Bill introduced a revolutionary concept. He told dealers to forget about leads, and instead to contact their list of previous customers and resell them with the new custom aids. He gave the dealers a ninety-day trial period and took the aids back if they didn’t stick, an unheard of proposition. Up till then the usual industry practice was not to take back aids that had been worn previously, leaving the dealer on the hook. I listened to Dick angrily fuming and ranting about Bill’s business strategy. Bill was essentially building hearing aids one at a time, each one different from the next. But the traditional companies had been manufacturing aids in large batches, all of the aids the same. This new product and new return strategy was a serious threat to every company’s profitability, necessitating a complete overhaul of their manufacturing methods and policies. But the dealers loved it, and began to desert the old-line companies. Starkey became a big player nearly overnight, and won the affection and allegiance of legions of dealers that lasts to this day.

I testified for the industry during the hearings held by the FDA and FTC. The FDA decided to regard master hearing aids as deceptive devices used to mislead customers, and proposed to make them illegal. I knew this mistaken idea came from uninformed audiologists within ASHA and that it was wrong, for they were a useful adjunct to fitting and their elimination could hamper dealers in the future. During my testimony I wrongly cited a paper that I thought supported the usefulness of master hearing aids. When the hearings were over a report was issued that characterized me as being improperly motivated, unethical and essentially uninformed, consequently my testimony was to be disregarded. I felt humiliated even though I recognized the report was biased against the industry and I knew my mistake was due to ignorance, not inappropriate intentions. A few years later I received a letter from someone in the FDA apologizing for miss-characterizing me in that report. I subsequently learned that the lawyers for HAIC and the dealer organization lobbied on my behalf with the FDA for an apology for they felt I had been unfairly and badly treated. This generous, thoughtful and unexpected effort by them made me feel a lot better about the whole episode.

I didn’t think a lot of custom aids then because they were fitted with small vents and essentially closed molds, and I was firmly in the open mold camp. But one could hardly deny their success, and later at the next company I joined, Maico, I participated in open houses and saw to my amazement how useful they could be. At the same time, I was not making much headway with Mas Harada, the chief engineer, to design aids having wide range adjustments that I believed were useful in most fittings. He believed in electrical feedback in the circuit, for this reduced distortion, a good thing, but it also resulted in minimal low cut possibilities. So I was becoming frustrated in my ability to influence product design.

Because we had no dealer network and did little advertising, we were relatively highly thought of by audiologists. In fact, we had to turn down some clinics that wanted our aids placed with them because the expense was becoming a serious burden. Although Qualitone had a better reputation with audiologists, there was not much change in how they regarded me or the other audiologists who had joined companies. By this time there were about seven or eight of us in various companies, including Dick Scott, Bob Briskey, Wayne Staab, Bob Rutledge, Terry Griffing and a few more I’ve forgotten, and we laughingly named ourselves SCABS: the Society of Corrupt Audiological Bastards. However it would not be long before things would be changing as the ASHA was compelled by events to finally abandon their stance against audiologists dispensing. But that was a few years in the future.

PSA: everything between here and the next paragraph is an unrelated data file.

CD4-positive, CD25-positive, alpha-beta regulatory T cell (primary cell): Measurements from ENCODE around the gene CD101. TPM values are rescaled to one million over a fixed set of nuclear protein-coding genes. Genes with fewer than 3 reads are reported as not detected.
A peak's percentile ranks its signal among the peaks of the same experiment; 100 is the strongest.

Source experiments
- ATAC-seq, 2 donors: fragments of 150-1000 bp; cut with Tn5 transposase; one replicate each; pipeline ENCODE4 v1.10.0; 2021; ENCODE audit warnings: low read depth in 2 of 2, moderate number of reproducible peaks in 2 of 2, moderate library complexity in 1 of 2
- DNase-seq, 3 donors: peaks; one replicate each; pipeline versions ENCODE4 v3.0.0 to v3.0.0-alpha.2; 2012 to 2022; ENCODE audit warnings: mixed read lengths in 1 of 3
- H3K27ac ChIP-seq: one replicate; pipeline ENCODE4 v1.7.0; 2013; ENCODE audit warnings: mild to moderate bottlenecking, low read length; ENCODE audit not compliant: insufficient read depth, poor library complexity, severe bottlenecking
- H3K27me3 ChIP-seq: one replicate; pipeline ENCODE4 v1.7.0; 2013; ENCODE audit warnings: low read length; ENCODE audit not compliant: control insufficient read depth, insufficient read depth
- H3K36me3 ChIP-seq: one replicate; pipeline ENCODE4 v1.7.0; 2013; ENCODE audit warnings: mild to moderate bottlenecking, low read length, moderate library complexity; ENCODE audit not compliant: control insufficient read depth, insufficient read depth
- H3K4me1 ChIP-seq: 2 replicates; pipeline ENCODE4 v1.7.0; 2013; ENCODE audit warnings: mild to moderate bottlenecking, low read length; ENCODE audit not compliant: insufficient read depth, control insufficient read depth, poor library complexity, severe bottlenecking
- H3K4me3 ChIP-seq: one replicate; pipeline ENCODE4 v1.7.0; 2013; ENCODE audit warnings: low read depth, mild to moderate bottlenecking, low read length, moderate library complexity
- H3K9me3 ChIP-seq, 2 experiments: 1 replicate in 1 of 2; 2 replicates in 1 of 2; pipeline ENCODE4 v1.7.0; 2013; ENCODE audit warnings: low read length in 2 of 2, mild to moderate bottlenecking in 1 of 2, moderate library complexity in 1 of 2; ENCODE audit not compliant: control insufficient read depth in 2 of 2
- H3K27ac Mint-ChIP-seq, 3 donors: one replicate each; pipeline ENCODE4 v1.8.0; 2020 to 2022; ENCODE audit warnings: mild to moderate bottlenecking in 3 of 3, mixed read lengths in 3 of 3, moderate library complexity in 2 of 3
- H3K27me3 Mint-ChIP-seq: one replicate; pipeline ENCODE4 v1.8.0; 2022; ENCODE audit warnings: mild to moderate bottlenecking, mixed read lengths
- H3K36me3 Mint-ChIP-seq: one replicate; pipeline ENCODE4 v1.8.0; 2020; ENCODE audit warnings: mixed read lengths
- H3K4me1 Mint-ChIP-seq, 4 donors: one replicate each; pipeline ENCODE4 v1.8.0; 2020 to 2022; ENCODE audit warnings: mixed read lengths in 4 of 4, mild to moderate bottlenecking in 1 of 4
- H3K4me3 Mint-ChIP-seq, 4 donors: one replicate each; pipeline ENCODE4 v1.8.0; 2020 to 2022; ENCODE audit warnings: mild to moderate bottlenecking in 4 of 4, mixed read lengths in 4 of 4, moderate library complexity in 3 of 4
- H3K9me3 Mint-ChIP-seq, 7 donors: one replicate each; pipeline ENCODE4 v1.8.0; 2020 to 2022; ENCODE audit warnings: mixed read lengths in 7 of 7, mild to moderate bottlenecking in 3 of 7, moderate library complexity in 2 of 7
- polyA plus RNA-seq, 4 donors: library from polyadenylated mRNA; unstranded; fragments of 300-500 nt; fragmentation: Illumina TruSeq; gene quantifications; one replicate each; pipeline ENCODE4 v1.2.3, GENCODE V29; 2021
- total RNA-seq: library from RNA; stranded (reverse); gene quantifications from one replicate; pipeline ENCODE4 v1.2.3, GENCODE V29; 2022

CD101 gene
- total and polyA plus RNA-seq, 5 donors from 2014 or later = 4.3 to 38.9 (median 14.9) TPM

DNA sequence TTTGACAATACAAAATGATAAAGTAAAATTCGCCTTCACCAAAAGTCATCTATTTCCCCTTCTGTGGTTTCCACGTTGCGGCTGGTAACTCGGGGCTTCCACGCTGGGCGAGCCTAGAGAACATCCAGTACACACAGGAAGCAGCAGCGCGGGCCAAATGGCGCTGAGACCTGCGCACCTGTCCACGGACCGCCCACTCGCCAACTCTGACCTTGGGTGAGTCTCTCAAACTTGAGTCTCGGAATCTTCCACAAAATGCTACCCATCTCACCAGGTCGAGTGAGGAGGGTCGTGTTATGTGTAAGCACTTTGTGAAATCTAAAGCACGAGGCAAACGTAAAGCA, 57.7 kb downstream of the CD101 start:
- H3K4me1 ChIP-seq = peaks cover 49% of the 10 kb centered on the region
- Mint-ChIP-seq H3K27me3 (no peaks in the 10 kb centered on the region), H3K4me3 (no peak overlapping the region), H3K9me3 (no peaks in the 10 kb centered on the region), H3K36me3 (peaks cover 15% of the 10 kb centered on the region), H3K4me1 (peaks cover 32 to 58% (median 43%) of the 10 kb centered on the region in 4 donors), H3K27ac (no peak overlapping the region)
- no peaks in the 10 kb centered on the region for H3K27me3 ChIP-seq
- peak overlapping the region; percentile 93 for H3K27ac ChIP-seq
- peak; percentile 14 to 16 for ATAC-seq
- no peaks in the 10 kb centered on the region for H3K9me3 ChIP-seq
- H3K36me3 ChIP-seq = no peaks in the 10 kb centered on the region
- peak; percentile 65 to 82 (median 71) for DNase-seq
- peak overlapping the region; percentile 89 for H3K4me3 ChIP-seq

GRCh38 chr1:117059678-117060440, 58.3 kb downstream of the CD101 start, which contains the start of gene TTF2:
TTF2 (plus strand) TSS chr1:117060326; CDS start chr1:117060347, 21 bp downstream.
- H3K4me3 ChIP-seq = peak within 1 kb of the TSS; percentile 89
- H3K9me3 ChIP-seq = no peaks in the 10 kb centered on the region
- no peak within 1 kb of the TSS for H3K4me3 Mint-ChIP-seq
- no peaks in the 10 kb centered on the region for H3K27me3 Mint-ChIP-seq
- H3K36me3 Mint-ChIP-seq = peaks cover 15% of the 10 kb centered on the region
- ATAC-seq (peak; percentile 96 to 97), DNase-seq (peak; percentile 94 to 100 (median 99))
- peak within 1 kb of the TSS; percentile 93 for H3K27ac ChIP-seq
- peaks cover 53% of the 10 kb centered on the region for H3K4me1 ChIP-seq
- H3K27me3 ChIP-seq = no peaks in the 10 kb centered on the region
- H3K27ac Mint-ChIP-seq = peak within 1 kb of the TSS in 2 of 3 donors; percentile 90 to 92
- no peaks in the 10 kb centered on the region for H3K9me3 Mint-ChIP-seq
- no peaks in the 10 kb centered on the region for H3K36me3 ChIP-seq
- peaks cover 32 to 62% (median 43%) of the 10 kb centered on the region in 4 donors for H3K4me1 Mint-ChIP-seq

After about two years at Qualitone I was called into Dick’s office, and he congratulated me for he was going to promote me to Vice President. It was a bittersweet thing to find out, for Bill Ely and I at that very moment were in discussions with Bob Ilfeld, who had become President of Maico, about joining them. Ilfeld promised us free reign in product design, which would put us smack dab into the power center of the company. This appealed very much to us both, as we had concluded the hierarchy at Qualitone was going to remain in place for some years. So I had to regretfully tell Dick I was going to be leaving. In retrospect, I think he had heard rumbles about our Maico flirtation, and was trying to head it off.

So Bill Ely and I left Qualitone in 1976 with Dick’s blessing. He did try to talk us into remaining, but he knew he could not match Maico’s offer. It was a difficult leave taking, for I had grown fully comfortable with the Qualitone approach and the folks who worked there. But I was all hopped up over the possibilities and promise that the Maico adventure was offering.

The next and final part of “An Audiologist in the Wilderness” by James Curran will be published in a future blog and is titled:  “The company that lost its way.”

About Wayne Staab

Dr. Wayne Staab is an internationally recognized authority on hearing aids. As President of Dr. Wayne J. Staab and Associates, he is engaged in consulting, research, development, manufacturing, education, and marketing projects related to hearing. Interests away from business include fishing, hunting, hiking, mountain biking, golf, travel, tennis, softball, lecturing, sporting clays, 4-wheeling, archery, swimming, guitar, computers, and photography. Among other pursuits.